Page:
While nearly every swimmer aspires to learn the flip turn, there are times when an open turn — done properly — is your best option. Here’s a fun drill that is step #1 in the learning process for a fast and efficient open turn.
Why Do It:
While a fast flip turn is the ultimate way to reverse directions at the wall, none of us was BORN doing a flip.
Most of us were born doing something more like this, or this.
But what some swimmers have discovered is that if they do something like THIS. they can execute a turn that is just as fast , if not faster , than a flip turn.
By skipping the somersault, they feel more in control at the wall and can consistently get positioned for a strong pushoff.
By getting that extra bit of air, they can go farther on the pushoff and can carry more speed into the breakout than if they tried to do these things after a flip.
This swimmer is demonstrating one of the most common mistakes that swimmers make on their open turn, which is PULLING IN to the wall. Pulling in may FEEL like the right thing to do (why else would they put that nice LIP on the edge of the pool?), but it actually slows you down.
When swimmers pull IN to the wall, they invariably lift UP to get their air. And when they lift up, their body goes out of balance and they lose speed and momentum. This can also be hard on the shoulders.
When it comes to turns, the big rule to remember is that speed in equals speed out. The more speed you carry IN to the wall, the faster you will turn and the more speed you will carry OFF the wall.
Your open turns will be faster, more efficient, and actually EASIER if you don’t use the wall to pull yourself in. Notice how this swimmer touches the wall and then simply collapses or FOLDS into the wall.
The fingertips touch, and the head and shoulders continue to SLIDE forward until they meet the hand.
Here’s another angle. The hand touches the wall, and the swimmer continues to slide IN to the wall.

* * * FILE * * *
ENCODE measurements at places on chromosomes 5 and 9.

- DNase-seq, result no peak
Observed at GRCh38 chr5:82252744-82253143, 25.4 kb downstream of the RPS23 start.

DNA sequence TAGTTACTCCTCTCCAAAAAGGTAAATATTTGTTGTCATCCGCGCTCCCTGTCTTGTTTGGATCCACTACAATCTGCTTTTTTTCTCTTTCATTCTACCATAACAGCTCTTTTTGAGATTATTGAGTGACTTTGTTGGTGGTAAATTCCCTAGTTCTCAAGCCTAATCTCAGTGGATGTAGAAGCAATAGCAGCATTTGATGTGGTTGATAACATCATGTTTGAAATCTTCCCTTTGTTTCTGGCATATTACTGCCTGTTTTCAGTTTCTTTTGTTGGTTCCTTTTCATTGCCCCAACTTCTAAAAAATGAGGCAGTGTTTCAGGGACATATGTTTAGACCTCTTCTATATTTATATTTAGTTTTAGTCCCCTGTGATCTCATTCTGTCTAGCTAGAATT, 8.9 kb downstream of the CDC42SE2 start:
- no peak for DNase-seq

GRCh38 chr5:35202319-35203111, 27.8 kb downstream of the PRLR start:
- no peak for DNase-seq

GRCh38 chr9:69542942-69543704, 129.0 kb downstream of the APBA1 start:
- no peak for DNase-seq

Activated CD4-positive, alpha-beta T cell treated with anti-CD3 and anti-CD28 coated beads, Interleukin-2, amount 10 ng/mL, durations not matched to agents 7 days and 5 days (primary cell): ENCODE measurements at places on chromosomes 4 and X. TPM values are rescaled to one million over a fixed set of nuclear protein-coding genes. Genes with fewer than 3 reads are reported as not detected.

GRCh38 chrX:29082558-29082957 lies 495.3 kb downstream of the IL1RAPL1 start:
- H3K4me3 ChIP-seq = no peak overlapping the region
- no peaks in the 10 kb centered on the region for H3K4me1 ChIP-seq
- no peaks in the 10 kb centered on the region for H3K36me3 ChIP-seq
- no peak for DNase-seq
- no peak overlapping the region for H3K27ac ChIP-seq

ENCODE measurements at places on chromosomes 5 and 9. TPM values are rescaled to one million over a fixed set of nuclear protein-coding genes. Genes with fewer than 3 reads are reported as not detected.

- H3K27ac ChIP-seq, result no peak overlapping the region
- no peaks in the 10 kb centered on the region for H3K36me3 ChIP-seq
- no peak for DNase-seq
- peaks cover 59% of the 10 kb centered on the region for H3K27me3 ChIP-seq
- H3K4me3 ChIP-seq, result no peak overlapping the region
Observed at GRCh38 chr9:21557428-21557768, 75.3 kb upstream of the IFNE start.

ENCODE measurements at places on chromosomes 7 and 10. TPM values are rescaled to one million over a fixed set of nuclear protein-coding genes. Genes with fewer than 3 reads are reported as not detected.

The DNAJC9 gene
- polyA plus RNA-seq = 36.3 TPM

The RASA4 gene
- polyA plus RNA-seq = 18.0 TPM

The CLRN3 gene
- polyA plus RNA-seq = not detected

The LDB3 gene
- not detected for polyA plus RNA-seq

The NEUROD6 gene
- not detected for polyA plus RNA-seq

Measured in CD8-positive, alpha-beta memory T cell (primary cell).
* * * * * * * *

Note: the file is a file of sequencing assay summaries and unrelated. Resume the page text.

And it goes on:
In this drill, you’ll be learning just one aspect of the open turn, how to reverse directions without using your hands to pull you in. Remember. This is Step #1 of a 4-part sequence. This will seem pretty basic, but just try it and please trust us that this will lead you where you want to go.
How to Do It:
Get a pull buoy. You can do this drill WITHOUT a pull buoy, but using one will give you a better feel for correct body position as you approach the wall.
Put the pull buoy in place, then kick GENTLY into the wall, with both arms extended.
When your fingertips touch the wall, keep looking DOWN at the bottom and simply let your body FOLD into the wall, until your forehead touches the wall.
Then, without looking up or taking a breath, push AWAY from the wall until your arms are fully extended. Keep your body horizontal, and glide AWAY from the wall. As you push away, remember to EXHALE so that you don’t get water up your nose.
Don’t try to set any speed records. Kick gently into the wall, fold up slowly, then UNFOLD slowly. Try to keep your body level on the water. And fight the instinct to grab the wall and pull in and up.
Once you get the hang of it, try kicking into the wall with one arm extended and the other arm trailing by your side. Keep your body horizontal on the way in AND on the way out. Remember: Speed in equals speed out, and you will carry more speed into the wall if your body is low and horizontal as you touch.
When the fingertips touch, the elbow bends and your body and head continue to slide into the wall until the forehead touches the hand. Then gently push AWAY from the wall, until your arm is once again fully extended.
Try this several times with your good arm.
Then try it several times with your less comfortable arm. You won’t always be able to turn on your good arm, so you need to learn how to turn on BOTH arms.
Here’s an image that you can take to the pool with you. Stay low and level on the approach. Fold IN to the wall. Stay low and level as you push STRAIGHT BACK from the wall. Have fun with this one… and stay tuned for Step #2.